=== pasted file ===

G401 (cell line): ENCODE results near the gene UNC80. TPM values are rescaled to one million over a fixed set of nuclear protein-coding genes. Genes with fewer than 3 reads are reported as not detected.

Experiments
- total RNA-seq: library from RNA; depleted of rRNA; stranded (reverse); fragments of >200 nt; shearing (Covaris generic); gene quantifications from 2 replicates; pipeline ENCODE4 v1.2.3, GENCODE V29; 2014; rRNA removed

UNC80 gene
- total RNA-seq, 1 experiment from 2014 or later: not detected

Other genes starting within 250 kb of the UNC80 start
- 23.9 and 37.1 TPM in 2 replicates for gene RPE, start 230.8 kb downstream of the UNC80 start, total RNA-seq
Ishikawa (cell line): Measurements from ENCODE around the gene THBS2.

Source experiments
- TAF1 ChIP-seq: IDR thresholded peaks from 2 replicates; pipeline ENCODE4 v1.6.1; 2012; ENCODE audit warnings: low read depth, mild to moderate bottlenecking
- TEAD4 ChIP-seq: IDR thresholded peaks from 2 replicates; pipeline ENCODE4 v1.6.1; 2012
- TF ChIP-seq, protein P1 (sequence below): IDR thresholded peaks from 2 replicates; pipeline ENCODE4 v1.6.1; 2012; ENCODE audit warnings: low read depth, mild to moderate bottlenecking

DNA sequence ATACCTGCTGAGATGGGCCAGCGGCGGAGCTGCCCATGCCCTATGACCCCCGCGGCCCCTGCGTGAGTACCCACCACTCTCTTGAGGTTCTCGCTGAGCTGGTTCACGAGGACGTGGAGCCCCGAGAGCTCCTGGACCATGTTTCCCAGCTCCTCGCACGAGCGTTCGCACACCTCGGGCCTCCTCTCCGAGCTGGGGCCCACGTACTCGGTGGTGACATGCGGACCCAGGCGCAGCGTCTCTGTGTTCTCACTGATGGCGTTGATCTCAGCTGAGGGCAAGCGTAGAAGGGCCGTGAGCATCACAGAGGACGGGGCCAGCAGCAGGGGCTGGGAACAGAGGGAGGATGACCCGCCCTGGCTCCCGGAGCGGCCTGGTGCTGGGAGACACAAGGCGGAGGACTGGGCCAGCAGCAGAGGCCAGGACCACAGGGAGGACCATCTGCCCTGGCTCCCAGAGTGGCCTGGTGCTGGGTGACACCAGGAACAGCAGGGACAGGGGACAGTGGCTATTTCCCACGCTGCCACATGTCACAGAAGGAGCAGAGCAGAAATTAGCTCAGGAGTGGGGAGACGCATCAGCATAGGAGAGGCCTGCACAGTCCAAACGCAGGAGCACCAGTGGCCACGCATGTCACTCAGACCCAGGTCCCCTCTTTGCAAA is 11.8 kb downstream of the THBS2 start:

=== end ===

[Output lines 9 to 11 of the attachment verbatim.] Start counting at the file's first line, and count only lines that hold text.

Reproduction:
Source experiments
- TAF1 ChIP-seq: IDR thresholded peaks from 2 replicates; pipeline ENCODE4 v1.6.1; 2012; ENCODE audit warnings: low read depth, mild to moderate bottlenecking
- TEAD4 ChIP-seq: IDR thresholded peaks from 2 replicates; pipeline ENCODE4 v1.6.1; 2012